FDA highlights rare instance of burns associated with use of external analgesics
SILVER SPRING, Md. — The Food and Drug Administration on Thursday alerted the public that certain external analgesics have been associated with burns. Most of the reported cases involved products containing higher concentrations of menthol and methyl salicylate (greater than 3% menthol or 10% methyl salicylate). Few of the cases involved capsaicin, the FDA reported.
Over 42 years, as many as 43 reported cases of burns associated with use of external pain relievers for muscle pain or joint pain have been reported, noted FDA chemist Reynold Tan. While that represents a small incidence relative to the number of external analgesics sold, those products should not be causing burns.
"[However,] existing Tentative Final Monograph does not at this time require labels of OTC topical muscle and joint pain relievers to carry a warning that use of the products could result in serious burns," the FDA stated. The FDA advised consumers using these products to not bandage the area of pain tightly or apply local heat (e.g., heating pads, lamps, hot water). Further, the FDA advised consumers to not use external analgesics on broken or irritated skin.
For the 52 weeks ended Aug. 12, sales of external analgesic rubs totaled $305.9 million, up 1.7%, across food, drug and mass (minus Walmart) channels, according to SymphonyIRI Group data.
Stop & Shop’s school rewards program returns
QUINCY, Mass., and PURCHASE, N.Y. — School is back in session, and so is Stop & Shop’s rewards program.
Customers once again are encouraged to sign up for the A+ School Rewards school fundraiser, a program launched in 2009 to support local schools throughout participating markets. During the 2012-2013 school year, Stop & Shop said it will donate $2.5 million through the program. More than $4 million has been donated to local schools since the program’s inception.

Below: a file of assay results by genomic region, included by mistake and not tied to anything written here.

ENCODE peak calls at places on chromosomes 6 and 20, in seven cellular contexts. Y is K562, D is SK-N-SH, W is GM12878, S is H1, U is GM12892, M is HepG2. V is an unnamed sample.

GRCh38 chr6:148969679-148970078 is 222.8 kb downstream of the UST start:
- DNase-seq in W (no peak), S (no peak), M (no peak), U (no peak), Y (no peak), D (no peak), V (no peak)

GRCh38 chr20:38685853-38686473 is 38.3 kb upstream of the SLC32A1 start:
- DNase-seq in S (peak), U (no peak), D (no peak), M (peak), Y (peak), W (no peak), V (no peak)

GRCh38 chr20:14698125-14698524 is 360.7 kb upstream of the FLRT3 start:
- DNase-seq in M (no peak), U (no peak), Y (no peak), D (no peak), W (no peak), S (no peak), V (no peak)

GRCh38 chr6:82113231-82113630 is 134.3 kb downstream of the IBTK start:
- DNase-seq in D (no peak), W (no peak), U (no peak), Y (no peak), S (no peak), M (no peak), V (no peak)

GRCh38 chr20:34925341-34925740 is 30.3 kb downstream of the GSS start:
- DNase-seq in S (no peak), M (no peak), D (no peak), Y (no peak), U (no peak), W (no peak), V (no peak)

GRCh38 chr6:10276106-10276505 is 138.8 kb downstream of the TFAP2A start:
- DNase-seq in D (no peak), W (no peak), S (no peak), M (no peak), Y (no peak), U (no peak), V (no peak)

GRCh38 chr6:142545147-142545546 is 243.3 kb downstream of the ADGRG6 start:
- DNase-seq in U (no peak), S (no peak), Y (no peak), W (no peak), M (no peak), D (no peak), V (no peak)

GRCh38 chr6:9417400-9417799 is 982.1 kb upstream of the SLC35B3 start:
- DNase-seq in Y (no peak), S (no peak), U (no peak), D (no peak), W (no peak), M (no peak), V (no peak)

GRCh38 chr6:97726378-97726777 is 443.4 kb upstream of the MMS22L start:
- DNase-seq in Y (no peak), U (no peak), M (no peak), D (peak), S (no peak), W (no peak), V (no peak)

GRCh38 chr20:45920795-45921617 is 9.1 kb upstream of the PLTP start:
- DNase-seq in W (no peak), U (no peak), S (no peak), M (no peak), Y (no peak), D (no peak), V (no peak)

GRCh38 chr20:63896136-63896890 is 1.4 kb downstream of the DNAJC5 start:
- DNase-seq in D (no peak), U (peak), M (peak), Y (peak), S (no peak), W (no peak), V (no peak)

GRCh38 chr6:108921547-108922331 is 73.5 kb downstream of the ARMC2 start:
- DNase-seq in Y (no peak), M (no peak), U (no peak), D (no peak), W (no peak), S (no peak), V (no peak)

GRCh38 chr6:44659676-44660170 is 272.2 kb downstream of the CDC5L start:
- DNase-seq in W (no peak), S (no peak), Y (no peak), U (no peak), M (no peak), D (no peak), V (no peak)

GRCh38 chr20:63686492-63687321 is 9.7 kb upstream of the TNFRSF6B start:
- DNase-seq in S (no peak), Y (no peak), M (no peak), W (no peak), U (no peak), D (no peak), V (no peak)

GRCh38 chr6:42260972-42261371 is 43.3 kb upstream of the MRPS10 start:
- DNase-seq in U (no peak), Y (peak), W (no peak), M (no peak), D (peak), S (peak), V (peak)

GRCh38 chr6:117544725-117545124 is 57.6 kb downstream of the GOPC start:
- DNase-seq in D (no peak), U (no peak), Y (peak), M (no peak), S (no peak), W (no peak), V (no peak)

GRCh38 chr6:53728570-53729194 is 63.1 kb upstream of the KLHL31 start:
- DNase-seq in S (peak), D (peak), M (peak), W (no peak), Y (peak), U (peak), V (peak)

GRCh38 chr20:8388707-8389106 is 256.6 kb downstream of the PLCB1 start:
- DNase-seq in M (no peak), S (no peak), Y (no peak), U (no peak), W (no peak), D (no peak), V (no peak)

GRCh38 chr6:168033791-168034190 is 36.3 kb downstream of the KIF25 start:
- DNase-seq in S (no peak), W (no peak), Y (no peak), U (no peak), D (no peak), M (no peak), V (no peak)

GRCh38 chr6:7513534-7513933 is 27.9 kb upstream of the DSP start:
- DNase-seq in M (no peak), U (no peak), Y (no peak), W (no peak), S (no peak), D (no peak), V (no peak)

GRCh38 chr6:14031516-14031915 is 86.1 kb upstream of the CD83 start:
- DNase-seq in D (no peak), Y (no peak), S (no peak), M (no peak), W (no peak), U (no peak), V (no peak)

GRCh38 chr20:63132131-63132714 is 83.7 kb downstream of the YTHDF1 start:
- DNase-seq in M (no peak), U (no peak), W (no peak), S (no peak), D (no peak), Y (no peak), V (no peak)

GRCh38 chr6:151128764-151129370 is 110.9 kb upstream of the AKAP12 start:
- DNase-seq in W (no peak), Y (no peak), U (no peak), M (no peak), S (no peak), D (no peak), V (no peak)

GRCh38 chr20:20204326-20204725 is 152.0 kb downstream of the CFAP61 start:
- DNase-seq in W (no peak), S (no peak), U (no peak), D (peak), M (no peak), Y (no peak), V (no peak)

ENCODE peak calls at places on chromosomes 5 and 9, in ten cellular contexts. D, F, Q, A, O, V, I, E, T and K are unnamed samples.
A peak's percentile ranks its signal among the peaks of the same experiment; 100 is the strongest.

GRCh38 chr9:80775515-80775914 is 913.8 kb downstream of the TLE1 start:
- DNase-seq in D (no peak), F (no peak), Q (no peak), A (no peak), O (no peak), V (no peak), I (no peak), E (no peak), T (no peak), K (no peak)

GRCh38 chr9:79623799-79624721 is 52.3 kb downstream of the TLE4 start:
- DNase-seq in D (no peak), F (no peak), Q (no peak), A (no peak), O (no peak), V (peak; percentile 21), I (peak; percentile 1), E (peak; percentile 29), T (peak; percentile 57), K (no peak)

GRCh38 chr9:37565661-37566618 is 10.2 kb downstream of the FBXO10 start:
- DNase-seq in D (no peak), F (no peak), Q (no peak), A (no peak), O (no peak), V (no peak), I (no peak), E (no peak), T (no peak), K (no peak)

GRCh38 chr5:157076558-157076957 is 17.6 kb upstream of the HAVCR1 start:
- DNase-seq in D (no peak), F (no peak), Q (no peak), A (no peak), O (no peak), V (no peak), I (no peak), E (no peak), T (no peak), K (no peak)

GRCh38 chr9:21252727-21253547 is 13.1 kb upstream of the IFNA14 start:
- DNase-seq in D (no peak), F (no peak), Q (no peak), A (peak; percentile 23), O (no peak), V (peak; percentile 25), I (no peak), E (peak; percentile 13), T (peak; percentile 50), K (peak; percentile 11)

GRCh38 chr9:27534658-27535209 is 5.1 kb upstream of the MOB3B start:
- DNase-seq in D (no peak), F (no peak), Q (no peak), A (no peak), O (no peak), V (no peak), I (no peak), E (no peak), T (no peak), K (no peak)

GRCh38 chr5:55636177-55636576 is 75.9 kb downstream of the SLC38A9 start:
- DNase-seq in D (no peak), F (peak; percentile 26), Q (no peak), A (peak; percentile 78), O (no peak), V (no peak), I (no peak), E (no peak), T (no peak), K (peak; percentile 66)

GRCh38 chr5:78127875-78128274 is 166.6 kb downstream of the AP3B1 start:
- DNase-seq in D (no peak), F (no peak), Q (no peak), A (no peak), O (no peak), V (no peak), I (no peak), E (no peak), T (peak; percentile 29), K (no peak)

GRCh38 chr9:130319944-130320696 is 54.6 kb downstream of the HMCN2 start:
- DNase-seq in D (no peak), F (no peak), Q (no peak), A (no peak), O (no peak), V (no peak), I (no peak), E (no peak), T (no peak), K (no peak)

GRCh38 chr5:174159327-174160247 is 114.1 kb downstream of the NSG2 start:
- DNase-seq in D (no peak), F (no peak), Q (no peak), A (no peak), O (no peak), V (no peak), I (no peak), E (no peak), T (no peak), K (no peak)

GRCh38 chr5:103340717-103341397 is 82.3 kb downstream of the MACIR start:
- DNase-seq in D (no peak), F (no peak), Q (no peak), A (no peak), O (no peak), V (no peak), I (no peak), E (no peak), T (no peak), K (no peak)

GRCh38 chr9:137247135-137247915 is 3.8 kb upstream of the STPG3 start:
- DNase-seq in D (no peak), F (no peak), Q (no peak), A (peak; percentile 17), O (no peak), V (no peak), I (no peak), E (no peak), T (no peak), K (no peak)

How it works: A+ School Rewards are accrued with each purchase a customer makes using his or her Stop & Shop card. Points also can accrue when shopping with a Stop & Shop card on Peapod.com. To participate in the program, customers must sign up and designate their chosen school(s) at Stopandshop.com. Shoppers can designate up to two schools to benefit from the program and are required to re-designate each year. Participants are encouraged to sign up or re-designate as soon as possible so their chosen schools can begin earning points when the program begins. Beginning in November, current school totals can be found on the A+ website at Stopandshop.com/aplus.
The program, which runs from Oct. 5 through March 28, allows Stop & Shop customers to help local schools earn cash for technology, scholarship programs, summer programs, field trips, playgrounds and other educational needs.
SymphonyIRI: Younger boomers shift to dollar channel versus drug in vitamins, internal analgesics
CHICAGO — Drug channel retailers hold a lower than average share among younger baby boomers, likely due to a particularly low share across sizeable categories, such as vitamins and internal analgesics, within the younger boomer cohort, SymphonyIRI Group reported Thursday as part of its latest Times & Trends Report, "Baby Boomers: Riding the Wave of Diversity." In contrast, dollar channel spending among younger boomers is above average across each of these categories.
“Boomers will experience a broad range of lifestyle changes in the coming years that will dramatically change where and how they shop for consumer packaged goods and what they buy,” said Susan Viamari, editor of Times & Trends at SymphonyIRI. “The important thing for CPG marketers to remember is that boomers are not a homogeneous group, so sweeping strategies will not be effective. By developing highly-targeted marketing strategies that are aligned with the needs of key shoppers and consumers, retailers and manufacturers can create shopping experiences that will win share of spending and ongoing loyalty.”
Boomers’ concern about healthcare cuts across several prevalent health conditions. For instance, 70% of younger boomers and 71% of older boomers feel they are overweight. Boomers also show above average concern with cholesterol and cardiac health.